The Basics of Domino


Domino is a game that involves laying tiles in a line and letting them fall according to the laws of physics. Its popularity has led to the development of many different games. Some are blocking games while others have a scoring system.

Some players prefer to count only one end of the dominoes for scoring purposes. This is an optional rule that players may agree upon.


Domino games are played all over the world. The game is thought to have originated in China but the exact origin is unknown. The game arrived in Britain in the late 18th Century, possibly via French prisoners of war and became a popular pastime in traditional inns and taverns.

The earliest domino sets were a little different from the ones we know today. These had no blanks and represented all the possible combinations of two thrown dice. The contrasting black markings were reminiscent of a type of hood worn by European Christian priests and the name “domino” may have come from this. It may also be a corruption of the Latin word dominus which means lord or master. Alternatively, the contrasting colours were reminiscent of a black mask worn at a masquerade ball.


The rules of domino vary slightly between games, but most involve players making a line of dominoes with matching ends touching (one’s touch one’s, two’s touch two’s, etc.). Points are scored when the pips on the exposed ends of the dominoes total a multiple of five. The player with the highest total score is declared the winner.

Before each game, the tiles are shuffled by one player. The resulting stack is then thoroughly mixed by moving the pieces around without maintaining contact with specific tiles. The player who shuffles is the last to draw his hand for the game. The players then draw a domino each to determine who plays first. If there is a tie, the players draw new dominoes from the stock to break it.


Dominoes are round or rectangular pieces with one to six pips, or dots. There are many different games played with these tiles, which may be arranged in straight lines or angular patterns. Each domino has an end that can be matched to another, and the number of matching ends is known as its rank or value. A tile with more pips than an opponent’s tile is called a heavier tile.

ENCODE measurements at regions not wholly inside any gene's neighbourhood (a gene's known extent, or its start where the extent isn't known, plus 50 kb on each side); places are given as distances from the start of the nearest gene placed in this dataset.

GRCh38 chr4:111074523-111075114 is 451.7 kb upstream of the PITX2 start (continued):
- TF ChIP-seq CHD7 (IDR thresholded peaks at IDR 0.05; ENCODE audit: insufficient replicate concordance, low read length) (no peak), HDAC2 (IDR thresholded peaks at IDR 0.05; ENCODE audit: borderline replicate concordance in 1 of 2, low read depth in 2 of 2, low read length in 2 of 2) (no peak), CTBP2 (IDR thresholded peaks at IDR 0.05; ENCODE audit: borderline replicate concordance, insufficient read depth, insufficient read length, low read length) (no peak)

The most basic domino variant is Block, in which players start with seven domino halves drawn from a face-down boneyard and take turns placing them. The winner scores whenever all open ended dominos in a player’s hand add up to a multiple of five. Blocking is also used in other games such as Chicken Foot and Matador, and in some cases, scoring is based on counting the pips in a losing player’s hand at the end of a game.


Dominoes are small, thumb-sized rectangular blocks made of rigid material. They have a front that is blank or identically patterned and a back that is either blank or carries an arrangement of dots, called pips. The pips are usually in the shape of a circle, but they can also be squares or rectangles. They are typically twice as long as they are wide, which makes them easier to stack together.

Modern mass-produced domino sets are usually made from plastics, metals, stone or wood. However, there are a number of other materials that can be used to make dominoes, and many people still make them from natural materials such as bone, silver lip ocean pearl oyster shell, ivory or ebony. These dominoes are often more expensive than those made from polymer materials.


Dominoes are normally twice as long as they are wide, and each side features a number of spots or pips. These numbers range from six pips down to blank, which is known as the zero suit. Each domino belongs to one of two suits, and the value on each end is referred to as its rank or weight.

Each hand consists of a series of plays with dominoes, and the score accumulated for each is called a total. Depending on the game, scoring may be done after each play or at the end of the hand.

The winner subtracts the total of his or her opponents’ dominoes from each of their scores and adds it to their own total. The winning player then begins the next hand by drawing from the boneyard.